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Arbeideren ("The Worker") was a daily newspaper published in Oslo, Norway. It was started on 2 November 1929 as the official party newspaper from the Communist Party. It lent its name from a Hamar-based newspaper of the same name, which had gone defunct on 4 October. More directly, it replaced Norges Kommunistblad which just had gone bankrupt. Its first editor was Arvid G. Hansen, who had been the last editor of Norges Kommunistblad. He remained in the chair until 1931.

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  • Arbeideren ("The Worker") was a daily newspaper published in Oslo, Norway. It was started on 2 November 1929 as the official party newspaper from the Communist Party. It lent its name from a Hamar-based newspaper of the same name, which had gone defunct on 4 October. More directly, it replaced Norges Kommunistblad which just had gone bankrupt. Its first editor was Arvid G. Hansen, who had been the last editor of Norges Kommunistblad. He remained in the chair until 1931.
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  • Arbeideren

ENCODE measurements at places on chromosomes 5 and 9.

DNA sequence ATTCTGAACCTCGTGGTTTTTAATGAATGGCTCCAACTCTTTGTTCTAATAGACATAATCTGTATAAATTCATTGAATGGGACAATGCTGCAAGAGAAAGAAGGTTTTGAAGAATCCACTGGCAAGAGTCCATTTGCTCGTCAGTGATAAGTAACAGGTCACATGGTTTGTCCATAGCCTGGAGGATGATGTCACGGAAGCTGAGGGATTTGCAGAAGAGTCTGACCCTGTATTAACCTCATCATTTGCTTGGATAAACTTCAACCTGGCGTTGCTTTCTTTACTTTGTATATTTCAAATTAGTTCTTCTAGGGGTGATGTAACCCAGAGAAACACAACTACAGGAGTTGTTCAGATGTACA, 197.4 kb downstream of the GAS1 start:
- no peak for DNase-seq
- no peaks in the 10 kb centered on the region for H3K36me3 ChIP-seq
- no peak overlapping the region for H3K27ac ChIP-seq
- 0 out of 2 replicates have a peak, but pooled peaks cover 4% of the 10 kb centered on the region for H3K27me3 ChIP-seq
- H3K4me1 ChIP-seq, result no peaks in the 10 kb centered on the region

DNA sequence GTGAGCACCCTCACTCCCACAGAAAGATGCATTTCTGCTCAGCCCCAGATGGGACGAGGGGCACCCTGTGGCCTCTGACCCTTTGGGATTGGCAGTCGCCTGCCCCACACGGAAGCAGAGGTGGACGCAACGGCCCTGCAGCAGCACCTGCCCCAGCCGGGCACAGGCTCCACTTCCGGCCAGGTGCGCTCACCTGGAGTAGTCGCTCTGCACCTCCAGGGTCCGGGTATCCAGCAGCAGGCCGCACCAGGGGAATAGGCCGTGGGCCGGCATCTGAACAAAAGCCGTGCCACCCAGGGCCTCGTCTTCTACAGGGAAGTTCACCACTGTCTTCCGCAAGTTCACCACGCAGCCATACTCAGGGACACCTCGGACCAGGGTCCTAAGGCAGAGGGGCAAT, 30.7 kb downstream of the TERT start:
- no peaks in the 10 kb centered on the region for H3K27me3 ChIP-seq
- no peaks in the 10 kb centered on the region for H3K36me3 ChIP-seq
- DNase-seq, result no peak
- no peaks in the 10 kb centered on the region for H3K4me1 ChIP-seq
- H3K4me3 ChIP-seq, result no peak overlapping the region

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  • Arbeideren ("The Worker") was a daily newspaper published in Oslo, Norway. It was started on 2 November 1929 as the official party newspaper from the Communist Party. It lent its name from a Hamar-based newspaper of the same name, which had gone defunct on 4 October. More directly, it replaced Norges Kommunistblad which just had gone bankrupt. Its first editor was Arvid G. Hansen, who had been the last editor of Norges Kommunistblad. He remained in the chair until 1931. Reinert Torgeirson was editor from 1931 to 1932, followed by Erling Bentzen. In 1934 he was fired for not following the directions of the Comintern, the superior organ of the Communist Party of Norway. Henry W. Kristiansen became the new editor-in-chief, having been deposed as party leader. The publication was irregular, sometimes it came daily, sometimes weekly. From 1937 it was a daily newspaper, supported by the party while it siphoned support from other party newspapers, such as Arbeidet. Henry W. Kristiansen still sat as editor on 9 April 1940, when World War II reached Norway with the German invasion. The newspaper became controversial among many. First, because it strongly criticized the existing Norwegian Fascist party Nasjonal Samling as well as Fascism in general. For this it was confiscated on 25 April. Second, because it criticized the actions of the legal government, Nygaardsvold's Cabinet, and its alliance with Great Britain. The newspaper was edited out of "neutrality" concerns; this was because of the Molotov–Ribbentrop Pact. As the invading Germans tightened their rule of Norway, Arbeideren was forbidden and stopped on 16 August 1940. Kristiansen died in Neuengamme concentration camp in 1942. After the war, Arbeideren never returned, and Friheten became the official party organ. Arbeideren was probed into during the legal purge in Norway after World War II for its criticism towards the legal government in 1940, but the case was closed since Kristiansen, and former board member of the newspaper Ottar Lie, were dead.
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